In 1988, Bonan was charged with four counts of sexual assault on a child—position of trust, and four counts of second-degree assault on a child. The charges stemmed from allegations by Bonan’s ex-girlfriend’s three young children that he had sexually assaulted them while living with them from July to November 1986. A jury convicted defendant as charged.

In February 2006, Bonan filed a motion for post-conviction relief under Crim.P. 35(c), asserting that recent scientific research has produced an undisputed body of facts that renders the state’s expert opinion testimony foundationless and contradicts the state’s experts’ proposition that they were capable of determining whether a child’s report is accurate. The motion characterized the research as newly discovered evidence. This motion was denied. Bonan filed another motion in 2011, asserting a newly discovered evidence claim similar to his 2006 motion, which was denied as successive and time barred.

On appeal, Bonan contended that the trial court erred in denying his post-conviction motion as untimely. Bonan’s motion was untimely because he did not assert justifiable excuse or excusable neglect in his motion. Further, because academic theories addressed in research studies do not constitute evidence, and therefore cannot constitute new evidence, Bonan had no justifiable excuse or excusable neglect for the late filing of his Crim.P. 35(c) motion.

Bonan further contended that the trial court erred in denying his post-conviction motion as successive. Absent application to the testimony used to convict him, the theories addressed in the academic studies Bonan identifies are not probative of his innocence and therefore do not constitute new evidence under Crim.P. 35(c). Accordingly, the trial court did not err in denying Bonan’s post-conviction motion as successive. The order was affirmed.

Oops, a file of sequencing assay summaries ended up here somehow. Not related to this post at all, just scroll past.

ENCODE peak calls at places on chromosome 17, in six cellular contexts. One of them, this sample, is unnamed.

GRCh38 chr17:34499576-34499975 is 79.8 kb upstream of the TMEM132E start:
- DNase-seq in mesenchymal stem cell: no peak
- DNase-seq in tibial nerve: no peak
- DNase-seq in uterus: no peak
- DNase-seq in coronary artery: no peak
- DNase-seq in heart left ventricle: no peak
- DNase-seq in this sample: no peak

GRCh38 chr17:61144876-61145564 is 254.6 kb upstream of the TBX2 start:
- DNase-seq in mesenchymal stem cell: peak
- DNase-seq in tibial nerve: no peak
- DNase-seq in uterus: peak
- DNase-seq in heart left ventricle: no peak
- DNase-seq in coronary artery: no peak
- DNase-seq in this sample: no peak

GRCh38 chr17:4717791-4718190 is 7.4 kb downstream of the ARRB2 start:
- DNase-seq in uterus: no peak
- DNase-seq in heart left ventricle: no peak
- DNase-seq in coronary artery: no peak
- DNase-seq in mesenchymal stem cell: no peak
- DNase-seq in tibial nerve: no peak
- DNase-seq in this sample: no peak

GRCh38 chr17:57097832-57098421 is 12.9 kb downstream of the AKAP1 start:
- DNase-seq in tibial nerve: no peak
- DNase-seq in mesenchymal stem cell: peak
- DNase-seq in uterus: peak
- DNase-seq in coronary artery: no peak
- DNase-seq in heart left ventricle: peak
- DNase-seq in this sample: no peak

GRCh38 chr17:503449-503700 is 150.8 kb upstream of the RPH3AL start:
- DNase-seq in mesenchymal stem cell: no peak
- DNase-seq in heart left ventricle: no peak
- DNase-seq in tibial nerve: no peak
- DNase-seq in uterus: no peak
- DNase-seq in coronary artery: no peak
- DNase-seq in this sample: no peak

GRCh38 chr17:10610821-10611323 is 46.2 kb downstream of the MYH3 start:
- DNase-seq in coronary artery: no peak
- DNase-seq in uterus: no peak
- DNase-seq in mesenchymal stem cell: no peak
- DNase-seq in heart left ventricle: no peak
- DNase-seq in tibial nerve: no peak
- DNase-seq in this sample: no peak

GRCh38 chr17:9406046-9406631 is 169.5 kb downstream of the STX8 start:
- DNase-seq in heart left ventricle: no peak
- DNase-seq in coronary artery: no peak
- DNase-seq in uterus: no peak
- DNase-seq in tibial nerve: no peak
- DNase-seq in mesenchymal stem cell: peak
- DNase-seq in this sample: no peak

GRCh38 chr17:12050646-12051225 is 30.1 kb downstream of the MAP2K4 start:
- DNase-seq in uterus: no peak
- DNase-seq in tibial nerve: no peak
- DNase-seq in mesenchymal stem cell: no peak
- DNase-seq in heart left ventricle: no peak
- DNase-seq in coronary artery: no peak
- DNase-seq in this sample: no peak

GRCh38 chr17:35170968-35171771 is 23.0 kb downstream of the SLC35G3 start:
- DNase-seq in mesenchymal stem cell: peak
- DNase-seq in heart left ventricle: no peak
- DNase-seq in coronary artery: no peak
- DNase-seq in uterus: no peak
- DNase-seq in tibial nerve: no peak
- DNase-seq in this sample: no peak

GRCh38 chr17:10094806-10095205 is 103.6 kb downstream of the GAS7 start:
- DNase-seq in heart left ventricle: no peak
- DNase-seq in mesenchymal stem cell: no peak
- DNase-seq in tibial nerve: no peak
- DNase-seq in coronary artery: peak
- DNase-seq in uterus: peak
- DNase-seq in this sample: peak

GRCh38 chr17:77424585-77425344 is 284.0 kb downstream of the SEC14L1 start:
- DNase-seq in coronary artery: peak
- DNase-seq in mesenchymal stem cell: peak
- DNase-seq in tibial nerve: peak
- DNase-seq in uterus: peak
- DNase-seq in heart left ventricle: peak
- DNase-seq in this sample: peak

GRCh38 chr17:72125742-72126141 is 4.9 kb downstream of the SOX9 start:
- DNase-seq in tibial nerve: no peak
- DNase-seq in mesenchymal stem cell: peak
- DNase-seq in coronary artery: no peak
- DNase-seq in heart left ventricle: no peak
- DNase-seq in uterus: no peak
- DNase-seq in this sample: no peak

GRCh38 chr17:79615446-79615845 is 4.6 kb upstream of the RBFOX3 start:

Summary and full case available here, courtesy of The Colorado Lawyer.

Tenth Circuit: Guilty Plea Does Not Waive Defendant’s Right to Contest Evidence Admission for Other Purposes

The Tenth Circuit Court of Appeals issued its opinion in United States v. Farmer on Wednesday, November 5, 2014.

Joseph Farmer was pulled over on I-40 in Oklahoma in June 2012. The officer who stopped him smelled marijuana and asked to search the car. During the search, the officer found a loaded .357 revolver under the front edge of the driver’s seat. Based on these facts, a jury convicted Farmer of being a felon in possession of a firearm, and he was sentenced to 60 months’ imprisonment followed by three years’ supervised release. Farmer appealed, contending the evidence of his 2010 firearm possession should have been suppressed because the evidence was obtained in an unlawful search.